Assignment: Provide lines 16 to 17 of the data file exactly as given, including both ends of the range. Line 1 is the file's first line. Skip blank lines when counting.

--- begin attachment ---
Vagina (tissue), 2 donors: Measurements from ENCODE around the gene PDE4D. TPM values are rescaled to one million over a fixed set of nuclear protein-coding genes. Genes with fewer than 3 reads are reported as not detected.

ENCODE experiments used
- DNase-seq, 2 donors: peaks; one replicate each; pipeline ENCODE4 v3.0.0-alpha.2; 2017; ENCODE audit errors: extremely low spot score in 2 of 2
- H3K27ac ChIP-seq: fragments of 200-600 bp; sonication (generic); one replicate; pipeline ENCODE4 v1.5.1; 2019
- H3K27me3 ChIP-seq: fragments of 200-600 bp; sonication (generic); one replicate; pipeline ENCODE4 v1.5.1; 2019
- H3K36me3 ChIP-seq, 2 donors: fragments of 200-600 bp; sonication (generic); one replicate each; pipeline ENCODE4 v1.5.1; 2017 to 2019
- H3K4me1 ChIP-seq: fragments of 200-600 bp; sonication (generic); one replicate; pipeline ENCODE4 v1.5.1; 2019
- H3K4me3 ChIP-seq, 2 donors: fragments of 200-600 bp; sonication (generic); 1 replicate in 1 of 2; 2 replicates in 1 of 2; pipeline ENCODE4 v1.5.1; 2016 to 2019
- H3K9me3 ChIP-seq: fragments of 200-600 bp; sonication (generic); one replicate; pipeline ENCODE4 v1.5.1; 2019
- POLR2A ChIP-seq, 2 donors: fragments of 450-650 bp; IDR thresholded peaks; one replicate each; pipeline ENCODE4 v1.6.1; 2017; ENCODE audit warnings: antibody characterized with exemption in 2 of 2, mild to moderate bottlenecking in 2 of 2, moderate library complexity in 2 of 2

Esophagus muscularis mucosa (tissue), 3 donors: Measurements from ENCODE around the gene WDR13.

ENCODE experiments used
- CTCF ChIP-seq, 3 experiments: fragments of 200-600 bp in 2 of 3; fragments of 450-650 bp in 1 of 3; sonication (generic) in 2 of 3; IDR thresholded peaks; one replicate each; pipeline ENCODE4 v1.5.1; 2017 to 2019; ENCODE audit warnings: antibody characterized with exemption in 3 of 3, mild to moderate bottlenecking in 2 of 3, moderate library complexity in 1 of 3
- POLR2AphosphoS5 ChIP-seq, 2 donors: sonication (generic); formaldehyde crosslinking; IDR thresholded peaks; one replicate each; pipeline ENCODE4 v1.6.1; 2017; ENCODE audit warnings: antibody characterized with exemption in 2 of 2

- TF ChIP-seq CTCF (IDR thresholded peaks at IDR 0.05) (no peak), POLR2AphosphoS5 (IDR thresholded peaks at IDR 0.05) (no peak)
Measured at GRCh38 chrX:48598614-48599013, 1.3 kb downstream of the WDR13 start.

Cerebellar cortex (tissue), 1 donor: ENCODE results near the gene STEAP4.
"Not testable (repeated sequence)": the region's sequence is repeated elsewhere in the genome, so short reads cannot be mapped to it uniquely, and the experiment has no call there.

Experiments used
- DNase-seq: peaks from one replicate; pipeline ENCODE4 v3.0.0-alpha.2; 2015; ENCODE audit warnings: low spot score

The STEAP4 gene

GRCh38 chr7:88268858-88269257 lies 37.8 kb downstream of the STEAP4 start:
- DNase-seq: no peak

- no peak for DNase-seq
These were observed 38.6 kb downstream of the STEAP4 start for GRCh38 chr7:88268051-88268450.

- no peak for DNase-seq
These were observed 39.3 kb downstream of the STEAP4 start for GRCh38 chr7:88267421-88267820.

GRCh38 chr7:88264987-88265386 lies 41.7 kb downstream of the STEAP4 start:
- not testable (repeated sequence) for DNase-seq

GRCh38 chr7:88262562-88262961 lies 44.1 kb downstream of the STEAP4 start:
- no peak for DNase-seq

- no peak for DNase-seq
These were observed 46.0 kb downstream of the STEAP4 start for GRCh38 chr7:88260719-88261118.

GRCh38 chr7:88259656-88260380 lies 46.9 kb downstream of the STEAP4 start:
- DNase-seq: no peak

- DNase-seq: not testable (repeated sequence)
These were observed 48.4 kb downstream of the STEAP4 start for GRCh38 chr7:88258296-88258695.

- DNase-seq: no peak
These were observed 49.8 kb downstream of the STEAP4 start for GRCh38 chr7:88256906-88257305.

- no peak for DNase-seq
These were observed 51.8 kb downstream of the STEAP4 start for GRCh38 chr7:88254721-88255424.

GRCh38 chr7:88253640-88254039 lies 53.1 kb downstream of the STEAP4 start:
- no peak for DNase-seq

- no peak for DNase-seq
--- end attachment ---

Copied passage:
Measured at GRCh38 chrX:48598614-48599013, 1.3 kb downstream of the WDR13 start.

Cerebellar cortex (tissue), 1 donor: ENCODE results near the gene STEAP4.